The second parameter—rolling ball radius is used to remove smooth continuous background noise from the whole plate using the rolling ball algorithm of background subtraction. This parameter should be at least as large as the largest diameter of the object (given in pixels) that is not part of the background. While setting the value of rolling ball radius too high does not affect the analysis much, setting it too low can occasionally make the colony less visible resulting in a smaller number of colonies. The smoothing operation is needed for the rolling ball algorithm to work efficiently.

In the preparation of the automatic settings, both parameters were optimised to produce the best agreement with the colony numbers counted manually. The optimised parameter values are presented in Fig. 2 as a function of image resolution in terms of dots per inch (DPI). The relation between optimised sigma parameter and image resolution can be described by the polynomial function fitted according to the following formula:

Fig. 2

Parameter sigma (standard deviation of the Gaussian blurring) and rolling ball radius (background subtraction) were optimised to get the best agreement between number of colonies counted manually and automatically in relation to image resolution (dots per inch, DPI)

$${\text{sigma}} \simeq 1.9 \cdot {10^{ - 6}} \cdot {x^2}+6.3 \cdot {10^{ - 4}} \cdot x+1.3,$$

where x is the image resolution. Optimal values of the rolling ball radius parameter tend to be approximately proportional to the image resolution (with a proportionality coefficient of 0.025).

Once the desired objects are maximally exposed, symmetrical and homogenous, the image can be converted to 8-bit format using an optimal threshold value. The value of this parameter can be also set automatically or manually. Pixels with a value above the threshold are set to black, while values below the threshold are set to white. The threshold value should be set in such a way that the converted black colonies are of similar size as the original ones. At the same time, black objects created from the background noise should be reduced as much as possible. If all the photos were taken under the same conditions, the average brightness of the images should be relatively equal assuming similar staining intensity. Therefore, the threshold value can be set at the start of analysis, and should be the same for each image.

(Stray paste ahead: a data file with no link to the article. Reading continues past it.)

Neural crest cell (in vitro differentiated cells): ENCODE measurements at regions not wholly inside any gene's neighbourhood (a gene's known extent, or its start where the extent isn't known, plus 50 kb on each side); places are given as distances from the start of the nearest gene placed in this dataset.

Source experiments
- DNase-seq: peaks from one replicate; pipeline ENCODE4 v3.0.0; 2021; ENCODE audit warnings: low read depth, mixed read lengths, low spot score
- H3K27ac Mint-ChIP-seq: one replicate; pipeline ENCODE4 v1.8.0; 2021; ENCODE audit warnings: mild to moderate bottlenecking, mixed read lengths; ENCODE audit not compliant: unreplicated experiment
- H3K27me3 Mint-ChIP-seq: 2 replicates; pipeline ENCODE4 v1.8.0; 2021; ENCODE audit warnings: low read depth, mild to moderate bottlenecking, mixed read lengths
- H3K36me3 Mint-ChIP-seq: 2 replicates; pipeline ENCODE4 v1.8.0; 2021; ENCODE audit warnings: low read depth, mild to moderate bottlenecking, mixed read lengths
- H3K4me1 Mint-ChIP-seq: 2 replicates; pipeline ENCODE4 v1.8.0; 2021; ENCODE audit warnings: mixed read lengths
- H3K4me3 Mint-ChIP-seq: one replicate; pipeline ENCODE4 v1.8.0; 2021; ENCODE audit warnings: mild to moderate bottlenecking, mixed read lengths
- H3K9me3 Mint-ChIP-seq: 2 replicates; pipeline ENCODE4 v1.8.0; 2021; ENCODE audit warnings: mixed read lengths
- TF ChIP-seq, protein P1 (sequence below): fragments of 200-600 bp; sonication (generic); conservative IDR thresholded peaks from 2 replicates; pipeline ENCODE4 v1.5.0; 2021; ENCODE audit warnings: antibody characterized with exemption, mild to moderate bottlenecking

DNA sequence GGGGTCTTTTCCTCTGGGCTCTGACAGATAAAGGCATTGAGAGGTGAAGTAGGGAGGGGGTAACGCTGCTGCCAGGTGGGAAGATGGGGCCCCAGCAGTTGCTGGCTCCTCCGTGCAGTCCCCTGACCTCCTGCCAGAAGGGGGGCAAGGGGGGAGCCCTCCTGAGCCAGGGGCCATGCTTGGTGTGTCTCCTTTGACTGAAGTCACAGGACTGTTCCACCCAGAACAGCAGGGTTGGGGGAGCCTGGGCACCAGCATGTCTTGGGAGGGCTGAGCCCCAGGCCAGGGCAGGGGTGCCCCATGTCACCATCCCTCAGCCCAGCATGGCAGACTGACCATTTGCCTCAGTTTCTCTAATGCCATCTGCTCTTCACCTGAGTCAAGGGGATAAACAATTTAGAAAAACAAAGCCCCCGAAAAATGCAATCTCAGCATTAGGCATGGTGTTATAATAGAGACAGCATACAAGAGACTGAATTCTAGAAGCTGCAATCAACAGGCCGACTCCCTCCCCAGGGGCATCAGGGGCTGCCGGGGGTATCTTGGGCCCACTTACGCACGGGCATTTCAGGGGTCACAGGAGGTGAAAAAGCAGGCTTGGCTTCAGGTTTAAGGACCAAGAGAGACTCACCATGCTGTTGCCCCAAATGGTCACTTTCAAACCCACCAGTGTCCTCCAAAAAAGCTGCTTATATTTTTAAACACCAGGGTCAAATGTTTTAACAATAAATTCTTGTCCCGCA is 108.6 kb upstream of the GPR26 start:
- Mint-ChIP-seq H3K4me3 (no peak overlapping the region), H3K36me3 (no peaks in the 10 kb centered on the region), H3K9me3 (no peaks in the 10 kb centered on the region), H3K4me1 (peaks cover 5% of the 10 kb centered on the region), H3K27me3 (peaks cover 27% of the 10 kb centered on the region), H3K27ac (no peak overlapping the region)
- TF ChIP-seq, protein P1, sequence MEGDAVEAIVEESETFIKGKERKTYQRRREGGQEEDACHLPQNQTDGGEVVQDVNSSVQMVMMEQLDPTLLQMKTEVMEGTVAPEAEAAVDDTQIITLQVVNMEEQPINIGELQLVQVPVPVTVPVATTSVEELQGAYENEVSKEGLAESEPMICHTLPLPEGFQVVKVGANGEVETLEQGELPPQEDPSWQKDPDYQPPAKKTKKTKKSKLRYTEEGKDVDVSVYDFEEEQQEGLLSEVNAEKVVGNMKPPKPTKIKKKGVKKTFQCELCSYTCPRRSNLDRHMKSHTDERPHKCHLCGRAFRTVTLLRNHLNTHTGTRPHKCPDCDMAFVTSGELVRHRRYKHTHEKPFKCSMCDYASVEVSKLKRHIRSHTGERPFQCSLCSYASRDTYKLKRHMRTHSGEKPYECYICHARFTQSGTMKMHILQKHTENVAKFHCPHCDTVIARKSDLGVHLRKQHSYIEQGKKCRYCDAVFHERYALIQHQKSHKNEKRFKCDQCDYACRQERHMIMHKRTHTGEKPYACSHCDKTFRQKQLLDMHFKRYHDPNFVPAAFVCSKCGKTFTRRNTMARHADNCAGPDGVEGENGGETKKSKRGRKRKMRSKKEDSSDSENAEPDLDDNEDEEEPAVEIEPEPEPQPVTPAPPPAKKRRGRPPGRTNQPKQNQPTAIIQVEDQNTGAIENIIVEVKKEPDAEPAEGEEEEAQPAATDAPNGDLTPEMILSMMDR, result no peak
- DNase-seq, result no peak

Once the binary image is obtained the appropriate region of interest (ROI) should be fit, with the same size for every image. The ROI should be placed with a little margin away from the border of the dish, to make sure the edges of the dish will not be counted as a cell colony.

Before the analysis process, one last step has to be done—the watershed segmentation. It is a process of splitting merged colonies as shown in Fig. 3 for original and pre-processed images.

Fig. 3

Watershed algorithm effect in the original picture (a) and the picture after Gaussian blurring (b). Green contours show the proper separation of the merged colonies which appear independently of Gaussian blurring application. Without Gaussian blurring, the watershed algorithm incorrectly divides a single colony into pieces (red contours). (Colour figure online)

Additionally, minimal colony size and circularity values are predefined. Only colonies with the area in the range specified by the size parameter will be detected. Circularity parameter is defined by the following formula: \(4\pi \frac{{{\text{area}}}}{{{{{\text{(perimeter)}}}^{\text{2}}}}}\). By increasing the lower limit of the circularity range, colonies that are not round enough will be ignored. The last step of the macro is to measure areas of all the selected colonies and save them in the text file. The text files are an input for distribution analysis available with the software described in the next section.

When the parameters are chosen they should not be changed meanwhile unless the quality of pictures changed significantly.

Plotting histograms of colony size

To plot the histograms of colony size, our custom-made program was used. The software was written in C++ with the graphical user interface (GUI) created using the QT framework (Galassi et al. 2015) and its subroutine QCustomPlot 2016 (QCustomPlot online). For calculations, the program uses Gnu Scientific Library (GSL). GSL library was used to create a histogram and to fit the Gaussian and Weibull distribution to the data. The histogram contains a number of bins which count the events from a given range of a size variable (size intervals). The countPHICS uses multidimensional nonlinear least-squares fitting [Levenberg–Marquardt algorithm (Gill et al. 1981)] to estimate two parameters of the Gaussian and Weibull distributions (as shown in Fig. 4).